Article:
One of the most common questions I get asked by parents is how do I respond to my child’s negative emotions?
I love this question! Not only because I happen to have some answers, but because this is a really important area of parenting. Did you know that how we respond to our children’s emotions can have a significant impact on their emotional and social development both now during their childhood and the adolescent years, but also well into adulthood?
According to research conducted by Dr. John Gottman and his colleagues of the Gottman Institute, parents who help their children identify and understand their feelings tend to develop better coping strategies in their children and this relates to less behavioural and emotional problems. Moreover, these children tend to perform better academically, are more emotionally stable and resilient, tend to have better peer and social relationships and are less inclined to develop infectious illnesses.
Dr. Gottman termed this parenting style emotion coaching, and is comprised of the following 5 steps:
- Listen empathetically. Pay attention to what your child is saying (or trying to say) and become more aware of their feelings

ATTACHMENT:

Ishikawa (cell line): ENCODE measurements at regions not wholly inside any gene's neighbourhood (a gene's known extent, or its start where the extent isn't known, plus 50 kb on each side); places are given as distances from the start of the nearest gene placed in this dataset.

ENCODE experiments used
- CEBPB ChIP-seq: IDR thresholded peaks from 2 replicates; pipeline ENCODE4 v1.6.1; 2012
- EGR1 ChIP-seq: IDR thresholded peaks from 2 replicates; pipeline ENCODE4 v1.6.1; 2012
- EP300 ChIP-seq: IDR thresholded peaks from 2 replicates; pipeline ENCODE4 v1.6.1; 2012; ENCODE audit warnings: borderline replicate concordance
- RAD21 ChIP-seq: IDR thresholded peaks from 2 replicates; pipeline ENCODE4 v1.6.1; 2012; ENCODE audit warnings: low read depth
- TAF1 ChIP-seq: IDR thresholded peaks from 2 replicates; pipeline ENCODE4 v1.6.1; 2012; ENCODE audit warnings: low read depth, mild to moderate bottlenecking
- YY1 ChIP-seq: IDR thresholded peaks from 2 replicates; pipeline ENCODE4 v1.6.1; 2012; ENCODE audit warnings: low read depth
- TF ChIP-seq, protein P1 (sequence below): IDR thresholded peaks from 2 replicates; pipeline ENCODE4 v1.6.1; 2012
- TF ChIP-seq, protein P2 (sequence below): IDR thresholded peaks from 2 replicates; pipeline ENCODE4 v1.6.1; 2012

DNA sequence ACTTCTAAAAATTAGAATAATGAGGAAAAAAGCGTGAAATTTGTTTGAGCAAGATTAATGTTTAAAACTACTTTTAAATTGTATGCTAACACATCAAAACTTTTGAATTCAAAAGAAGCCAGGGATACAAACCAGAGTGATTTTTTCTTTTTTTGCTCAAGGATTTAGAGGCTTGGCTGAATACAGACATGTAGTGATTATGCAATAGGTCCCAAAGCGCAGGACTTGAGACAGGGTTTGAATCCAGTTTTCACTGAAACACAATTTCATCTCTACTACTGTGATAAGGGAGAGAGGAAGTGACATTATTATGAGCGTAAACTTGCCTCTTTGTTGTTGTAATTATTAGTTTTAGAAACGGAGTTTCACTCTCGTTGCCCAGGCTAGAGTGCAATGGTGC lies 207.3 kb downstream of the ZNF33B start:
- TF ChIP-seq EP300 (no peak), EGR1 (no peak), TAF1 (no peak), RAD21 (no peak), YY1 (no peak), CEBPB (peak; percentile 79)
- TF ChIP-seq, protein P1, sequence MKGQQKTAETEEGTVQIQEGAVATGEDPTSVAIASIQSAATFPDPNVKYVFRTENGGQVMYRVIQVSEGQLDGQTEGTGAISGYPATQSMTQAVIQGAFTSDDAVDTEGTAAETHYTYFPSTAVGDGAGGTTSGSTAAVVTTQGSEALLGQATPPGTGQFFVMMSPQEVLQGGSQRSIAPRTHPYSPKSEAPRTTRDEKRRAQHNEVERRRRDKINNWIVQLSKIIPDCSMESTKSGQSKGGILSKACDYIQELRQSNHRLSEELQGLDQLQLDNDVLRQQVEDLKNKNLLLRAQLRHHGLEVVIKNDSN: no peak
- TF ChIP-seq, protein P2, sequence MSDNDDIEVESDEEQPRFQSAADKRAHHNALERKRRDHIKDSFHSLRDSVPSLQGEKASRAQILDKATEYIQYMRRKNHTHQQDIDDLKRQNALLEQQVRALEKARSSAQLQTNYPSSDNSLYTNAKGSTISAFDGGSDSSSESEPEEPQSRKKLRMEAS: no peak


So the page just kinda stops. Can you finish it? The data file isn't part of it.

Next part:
- Connect with your child around emotions and view this as a time for closeness and teaching
- Validate the feeling. Let your child know you understand and share with them around the emotion (e.g., “feeling sad about that makes sense…I would feel sad too if something special of mine broke”).
- Label your child’s emotions (e.g., “It seems that you are feeling sad. Is that right?) or help them to describe what they are feeling
- Set limits and problem solve to help your child feel better and teach them how to manage their feelings in appropriate ways (e.g., “let’s look at that broken toy and see if we can fix it”, “how about for now we find another one of your favourite toys and play a game together?”)
Emotion coaching is a skill, and as such, will require practise, patience and perseverance.